The FTC has warned the public about a “Pay Your Bills” scam plaguing people who can least afford to be scammed. Scam artists have targeted churches that have unwittingly spread word of this “government program” that will pay your monthly bills. A number of unsuspecting congregations fell for this scheme, because, “If you heard it in church, it’s got to be true.” This is a common ploy used by con artists, associating with a respected leader or group to lend credibility to the scam.
The scam works like this: In order to participate in this program, you are required to fill out an application that asks for lots of personal information including your bank account and routing number so that payments can be made electronically. Simply submit your application along with an upfront fee and you’re all set. No more worries about bills. What makes this scam even more insidious is that the scammer will actually submit an electronic payment to your account, but later cancel it.
In reality, what you’ve really done is give the scammer all he or she needs to steal your identity and any funds you might have saved in your bank account. There is no such thing as a government program that pays your monthly bills for an upfront fee. Much like a counterfeit check scheme, you are now liable for any NSF fees charged by your bank.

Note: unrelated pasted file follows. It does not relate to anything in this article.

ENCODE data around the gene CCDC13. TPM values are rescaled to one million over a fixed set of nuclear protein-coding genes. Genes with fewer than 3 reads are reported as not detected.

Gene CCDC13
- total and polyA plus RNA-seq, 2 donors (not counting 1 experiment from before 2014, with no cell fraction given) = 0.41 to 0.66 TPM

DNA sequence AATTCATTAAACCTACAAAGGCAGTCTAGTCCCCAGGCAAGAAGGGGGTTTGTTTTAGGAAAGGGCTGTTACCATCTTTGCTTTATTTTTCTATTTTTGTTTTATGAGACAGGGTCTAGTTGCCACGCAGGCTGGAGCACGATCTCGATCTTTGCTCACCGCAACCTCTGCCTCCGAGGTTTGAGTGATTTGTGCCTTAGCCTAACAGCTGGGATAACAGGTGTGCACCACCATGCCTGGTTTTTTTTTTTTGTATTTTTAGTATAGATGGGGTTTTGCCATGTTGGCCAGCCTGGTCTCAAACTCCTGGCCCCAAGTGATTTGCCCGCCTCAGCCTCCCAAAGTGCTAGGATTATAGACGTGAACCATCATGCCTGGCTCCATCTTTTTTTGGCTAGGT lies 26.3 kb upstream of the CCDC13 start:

How do you avoid this nightmare scheme? Consider the following tips:
- Scammers often use affinity as a tactic to lend more legitimacy to their schemes. In this case, they convince a local minister that this program will help a lot people in the congregation and use him as a mouthpiece to entice church members to participate in the program. Be sure to verify any federal assistance programs, wealth building or investment schemes through a trusted outside source such as the BBB or the Alabama Securities Commission.
- Be wary of any offer that requires you to pay an upfront fee. This is a big red flag!
- Ask for references and proof of earnings or payments made on behalf of other participants.
- With investment schemes, beware of any offer or claim of high returns with little risk to you.
For additional details on this scam and resources for legitimate federal assistance, go to A Government Program that Pays Your Bills? To report a scam, go to the BBB Scam Tracker. To find trustworthy businesses, go to bbb.org.